Three firms led by Anugrah Stock & Broking Ltd and its associates Teji Mandi Analytics Pvt Ltd and Om Shri Sai Investments may have been running what appears to be a Ponzi scheme in derivatives, based on assuring steady monthly returns of anywhere between 1% and 1.3 % or or over 19% annually.
This had helped them amass well over Rs1,000 crore, but the number may be significantly higher and probably allowed them to hide mark-to-market losses for several months, because fresh investment and borrowings kept coming in even after the coronavirus (COVID-19) lock-down.
Over a dozen investors, who have written to us, have investments of over Rs1 crore, while one south-Mumbai family alone has over Rs150 crore. All are trying to figure out what happened and how to recover their money since they can no longer access their account and view holdings.
On 27th August, Moneylife
’s exclusive report
first disclosed that over Rs1,000 crore of investors’ money may be at risk. Teji Mandi Analytics, an associate, was the main route to raising funds. Teji Mandi Analytics then sent out an email pinning the blame on the clearing member, without naming it.
Moneylife published those
details on 28th August. But that is neither the whole story and not entirely correct either.
According to a chartered accountant (CA), activist and investment adviser, some of his clients had also invested with Teji Mandi Analytics (TMA), but on examining their books, he discovered that the firm fudged both higher returns as well as losses and made an average payment of 1.25% per month (the exact payment every month would vary to create the illusion of differing monthly returns). Mark-to-market (M2M) losses were never disclosed to investors. When it earned higher profits it could offset these losses. Also, as long as new investors kept coming in, there was never an issue about providing returns. He says he persuaded one of his clients to withdraw funds on noticing the problem, but a few others were tempted by the high returns to stay on.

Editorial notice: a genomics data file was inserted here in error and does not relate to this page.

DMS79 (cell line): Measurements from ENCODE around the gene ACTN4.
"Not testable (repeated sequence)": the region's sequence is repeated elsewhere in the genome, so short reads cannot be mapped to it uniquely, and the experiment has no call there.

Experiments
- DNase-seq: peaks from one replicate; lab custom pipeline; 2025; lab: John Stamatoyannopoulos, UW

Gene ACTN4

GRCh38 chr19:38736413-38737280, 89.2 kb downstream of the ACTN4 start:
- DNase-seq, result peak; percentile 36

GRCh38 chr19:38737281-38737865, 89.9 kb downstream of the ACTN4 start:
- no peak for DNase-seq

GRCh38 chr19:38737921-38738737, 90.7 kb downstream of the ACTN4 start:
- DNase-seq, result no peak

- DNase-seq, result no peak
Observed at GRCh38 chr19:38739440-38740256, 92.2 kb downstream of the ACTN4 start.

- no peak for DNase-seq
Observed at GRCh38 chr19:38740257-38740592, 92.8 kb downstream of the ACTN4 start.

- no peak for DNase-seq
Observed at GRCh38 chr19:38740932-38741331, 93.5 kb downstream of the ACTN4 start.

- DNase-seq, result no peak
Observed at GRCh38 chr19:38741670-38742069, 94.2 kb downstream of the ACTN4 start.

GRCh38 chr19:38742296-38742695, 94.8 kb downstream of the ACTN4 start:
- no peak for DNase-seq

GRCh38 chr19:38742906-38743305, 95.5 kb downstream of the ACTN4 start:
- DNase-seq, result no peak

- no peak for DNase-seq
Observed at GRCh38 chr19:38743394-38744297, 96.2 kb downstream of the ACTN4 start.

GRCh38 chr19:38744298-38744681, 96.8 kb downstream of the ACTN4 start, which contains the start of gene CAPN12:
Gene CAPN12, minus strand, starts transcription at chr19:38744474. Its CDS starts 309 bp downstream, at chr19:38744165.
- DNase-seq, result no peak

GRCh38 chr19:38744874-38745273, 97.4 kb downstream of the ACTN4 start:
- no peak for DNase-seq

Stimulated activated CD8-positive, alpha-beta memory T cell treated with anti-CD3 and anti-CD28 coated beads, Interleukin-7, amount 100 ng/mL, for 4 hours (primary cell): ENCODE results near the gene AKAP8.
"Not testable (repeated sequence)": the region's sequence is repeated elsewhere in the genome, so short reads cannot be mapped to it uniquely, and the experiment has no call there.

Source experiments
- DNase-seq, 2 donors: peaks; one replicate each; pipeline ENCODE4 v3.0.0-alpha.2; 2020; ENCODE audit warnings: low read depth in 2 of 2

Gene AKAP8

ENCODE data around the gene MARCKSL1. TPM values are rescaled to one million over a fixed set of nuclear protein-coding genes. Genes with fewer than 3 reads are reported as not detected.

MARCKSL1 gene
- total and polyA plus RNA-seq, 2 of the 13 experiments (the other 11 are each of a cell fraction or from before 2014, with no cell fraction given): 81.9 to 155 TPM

The firm has apparently been fudging M2M losses for several months, probably by using money invested by new clients. An inspection by the National Stock Exchange (NSE) may have finally stopped the music. NSE discovered the unauthorised derivatives advisory scheme of Rs165 crore in an associate firm called Om Shri Siddhi Investments (OSSI) and shut off Anugrah’s derivatives business after which things unravelled rapidly.
The Securities Appellate Tribunal (SAT) ruling on 17th August did not help since the broker has to deposit Rs165 crore with NSE in two weeks, which will end shortly. This is unlikely to happen. An investor, who called us, says that her family has also extended a ‘loan’ of over Rs1 crore to OSSI, which has not been repaid and the firm has gone incommunicado since 27th August.
Blaming the Clearing Member
Investors of Anugrah and Teji Mandi Analytics have been told that wrongful selling by the clearing member is at the root of their problems. An email from Anil Gandhi, director of TMA, has claimed that “the Clearing Member made ‘unnecessary and wrongful deductions’ from some accounts by selling their stocks.”